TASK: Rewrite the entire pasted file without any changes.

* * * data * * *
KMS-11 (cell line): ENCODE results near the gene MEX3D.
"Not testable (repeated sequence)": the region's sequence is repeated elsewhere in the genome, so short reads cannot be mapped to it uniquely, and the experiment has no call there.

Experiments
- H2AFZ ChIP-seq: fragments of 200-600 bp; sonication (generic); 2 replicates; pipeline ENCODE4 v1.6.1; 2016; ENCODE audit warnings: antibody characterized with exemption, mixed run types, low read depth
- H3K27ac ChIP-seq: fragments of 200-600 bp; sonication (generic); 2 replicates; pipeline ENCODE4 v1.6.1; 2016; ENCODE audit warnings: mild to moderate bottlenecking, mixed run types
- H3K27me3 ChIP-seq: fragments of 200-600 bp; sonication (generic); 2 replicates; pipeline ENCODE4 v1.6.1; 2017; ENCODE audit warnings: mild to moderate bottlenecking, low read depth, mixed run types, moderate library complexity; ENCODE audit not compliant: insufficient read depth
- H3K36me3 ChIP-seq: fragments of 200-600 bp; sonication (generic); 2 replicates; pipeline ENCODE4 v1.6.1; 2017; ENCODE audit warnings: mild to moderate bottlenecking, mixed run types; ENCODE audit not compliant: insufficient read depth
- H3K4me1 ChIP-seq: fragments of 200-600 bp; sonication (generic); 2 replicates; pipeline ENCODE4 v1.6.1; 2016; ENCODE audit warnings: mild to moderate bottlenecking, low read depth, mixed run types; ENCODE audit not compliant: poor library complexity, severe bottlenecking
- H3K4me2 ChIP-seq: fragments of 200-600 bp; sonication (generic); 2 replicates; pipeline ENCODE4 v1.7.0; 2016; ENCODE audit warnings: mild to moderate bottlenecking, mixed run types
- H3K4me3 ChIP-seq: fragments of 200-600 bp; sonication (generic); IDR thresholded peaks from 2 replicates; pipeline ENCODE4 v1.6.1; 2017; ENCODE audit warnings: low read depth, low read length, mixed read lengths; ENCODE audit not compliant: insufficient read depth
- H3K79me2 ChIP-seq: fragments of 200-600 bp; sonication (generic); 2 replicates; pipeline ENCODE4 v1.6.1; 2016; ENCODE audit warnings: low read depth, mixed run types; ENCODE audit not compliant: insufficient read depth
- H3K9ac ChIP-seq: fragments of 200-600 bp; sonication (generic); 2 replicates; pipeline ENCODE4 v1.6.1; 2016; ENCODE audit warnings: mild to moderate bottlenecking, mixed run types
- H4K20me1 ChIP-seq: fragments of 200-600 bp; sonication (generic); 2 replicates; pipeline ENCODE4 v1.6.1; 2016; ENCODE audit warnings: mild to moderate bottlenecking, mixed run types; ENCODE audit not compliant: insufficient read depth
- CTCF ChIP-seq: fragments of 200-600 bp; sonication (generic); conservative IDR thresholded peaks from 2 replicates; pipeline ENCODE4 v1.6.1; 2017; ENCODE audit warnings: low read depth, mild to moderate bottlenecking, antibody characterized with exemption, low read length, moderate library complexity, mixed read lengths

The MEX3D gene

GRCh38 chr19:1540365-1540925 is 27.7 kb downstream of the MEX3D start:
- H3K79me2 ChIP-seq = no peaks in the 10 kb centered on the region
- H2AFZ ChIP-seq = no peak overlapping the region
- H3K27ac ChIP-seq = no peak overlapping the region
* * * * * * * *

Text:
KMS-11 (cell line): ENCODE results near the gene MEX3D.
"Not testable (repeated sequence)": the region's sequence is repeated elsewhere in the genome, so short reads cannot be mapped to it uniquely, and the experiment has no call there.

Experiments
- H2AFZ ChIP-seq: fragments of 200-600 bp; sonication (generic); 2 replicates; pipeline ENCODE4 v1.6.1; 2016; ENCODE audit warnings: antibody characterized with exemption, mixed run types, low read depth
- H3K27ac ChIP-seq: fragments of 200-600 bp; sonication (generic); 2 replicates; pipeline ENCODE4 v1.6.1; 2016; ENCODE audit warnings: mild to moderate bottlenecking, mixed run types
- H3K27me3 ChIP-seq: fragments of 200-600 bp; sonication (generic); 2 replicates; pipeline ENCODE4 v1.6.1; 2017; ENCODE audit warnings: mild to moderate bottlenecking, low read depth, mixed run types, moderate library complexity; ENCODE audit not compliant: insufficient read depth
- H3K36me3 ChIP-seq: fragments of 200-600 bp; sonication (generic); 2 replicates; pipeline ENCODE4 v1.6.1; 2017; ENCODE audit warnings: mild to moderate bottlenecking, mixed run types; ENCODE audit not compliant: insufficient read depth
- H3K4me1 ChIP-seq: fragments of 200-600 bp; sonication (generic); 2 replicates; pipeline ENCODE4 v1.6.1; 2016; ENCODE audit warnings: mild to moderate bottlenecking, low read depth, mixed run types; ENCODE audit not compliant: poor library complexity, severe bottlenecking
- H3K4me2 ChIP-seq: fragments of 200-600 bp; sonication (generic); 2 replicates; pipeline ENCODE4 v1.7.0; 2016; ENCODE audit warnings: mild to moderate bottlenecking, mixed run types
- H3K4me3 ChIP-seq: fragments of 200-600 bp; sonication (generic); IDR thresholded peaks from 2 replicates; pipeline ENCODE4 v1.6.1; 2017; ENCODE audit warnings: low read depth, low read length, mixed read lengths; ENCODE audit not compliant: insufficient read depth
- H3K79me2 ChIP-seq: fragments of 200-600 bp; sonication (generic); 2 replicates; pipeline ENCODE4 v1.6.1; 2016; ENCODE audit warnings: low read depth, mixed run types; ENCODE audit not compliant: insufficient read depth
- H3K9ac ChIP-seq: fragments of 200-600 bp; sonication (generic); 2 replicates; pipeline ENCODE4 v1.6.1; 2016; ENCODE audit warnings: mild to moderate bottlenecking, mixed run types
- H4K20me1 ChIP-seq: fragments of 200-600 bp; sonication (generic); 2 replicates; pipeline ENCODE4 v1.6.1; 2016; ENCODE audit warnings: mild to moderate bottlenecking, mixed run types; ENCODE audit not compliant: insufficient read depth
- CTCF ChIP-seq: fragments of 200-600 bp; sonication (generic); conservative IDR thresholded peaks from 2 replicates; pipeline ENCODE4 v1.6.1; 2017; ENCODE audit warnings: low read depth, mild to moderate bottlenecking, antibody characterized with exemption, low read length, moderate library complexity, mixed read lengths

The MEX3D gene

GRCh38 chr19:1540365-1540925 is 27.7 kb downstream of the MEX3D start:
- H3K79me2 ChIP-seq = no peaks in the 10 kb centered on the region
- H2AFZ ChIP-seq = no peak overlapping the region
- H3K27ac ChIP-seq = no peak overlapping the region